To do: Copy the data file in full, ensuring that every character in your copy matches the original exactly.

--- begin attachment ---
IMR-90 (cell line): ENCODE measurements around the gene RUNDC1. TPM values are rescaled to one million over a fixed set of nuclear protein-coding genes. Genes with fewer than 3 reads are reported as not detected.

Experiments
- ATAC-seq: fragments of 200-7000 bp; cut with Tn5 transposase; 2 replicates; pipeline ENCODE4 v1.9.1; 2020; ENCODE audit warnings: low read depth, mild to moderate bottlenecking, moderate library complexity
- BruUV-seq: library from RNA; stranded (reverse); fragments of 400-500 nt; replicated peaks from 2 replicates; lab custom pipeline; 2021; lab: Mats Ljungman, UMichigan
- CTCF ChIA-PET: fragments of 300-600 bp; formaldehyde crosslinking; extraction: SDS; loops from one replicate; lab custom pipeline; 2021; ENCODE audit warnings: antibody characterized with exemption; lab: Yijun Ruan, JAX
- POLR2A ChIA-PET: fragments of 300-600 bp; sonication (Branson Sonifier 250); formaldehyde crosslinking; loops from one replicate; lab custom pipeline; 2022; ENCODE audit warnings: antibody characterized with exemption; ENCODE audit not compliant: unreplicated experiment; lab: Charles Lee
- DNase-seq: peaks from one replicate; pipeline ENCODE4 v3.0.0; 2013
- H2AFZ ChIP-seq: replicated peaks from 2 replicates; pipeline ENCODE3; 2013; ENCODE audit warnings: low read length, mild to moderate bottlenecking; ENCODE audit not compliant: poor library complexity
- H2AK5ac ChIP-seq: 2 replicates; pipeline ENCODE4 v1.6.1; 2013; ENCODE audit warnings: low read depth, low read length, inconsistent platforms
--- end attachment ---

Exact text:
IMR-90 (cell line): ENCODE measurements around the gene RUNDC1. TPM values are rescaled to one million over a fixed set of nuclear protein-coding genes. Genes with fewer than 3 reads are reported as not detected.

Experiments
- ATAC-seq: fragments of 200-7000 bp; cut with Tn5 transposase; 2 replicates; pipeline ENCODE4 v1.9.1; 2020; ENCODE audit warnings: low read depth, mild to moderate bottlenecking, moderate library complexity
- BruUV-seq: library from RNA; stranded (reverse); fragments of 400-500 nt; replicated peaks from 2 replicates; lab custom pipeline; 2021; lab: Mats Ljungman, UMichigan
- CTCF ChIA-PET: fragments of 300-600 bp; formaldehyde crosslinking; extraction: SDS; loops from one replicate; lab custom pipeline; 2021; ENCODE audit warnings: antibody characterized with exemption; lab: Yijun Ruan, JAX
- POLR2A ChIA-PET: fragments of 300-600 bp; sonication (Branson Sonifier 250); formaldehyde crosslinking; loops from one replicate; lab custom pipeline; 2022; ENCODE audit warnings: antibody characterized with exemption; ENCODE audit not compliant: unreplicated experiment; lab: Charles Lee
- DNase-seq: peaks from one replicate; pipeline ENCODE4 v3.0.0; 2013
- H2AFZ ChIP-seq: replicated peaks from 2 replicates; pipeline ENCODE3; 2013; ENCODE audit warnings: low read length, mild to moderate bottlenecking; ENCODE audit not compliant: poor library complexity
- H2AK5ac ChIP-seq: 2 replicates; pipeline ENCODE4 v1.6.1; 2013; ENCODE audit warnings: low read depth, low read length, inconsistent platforms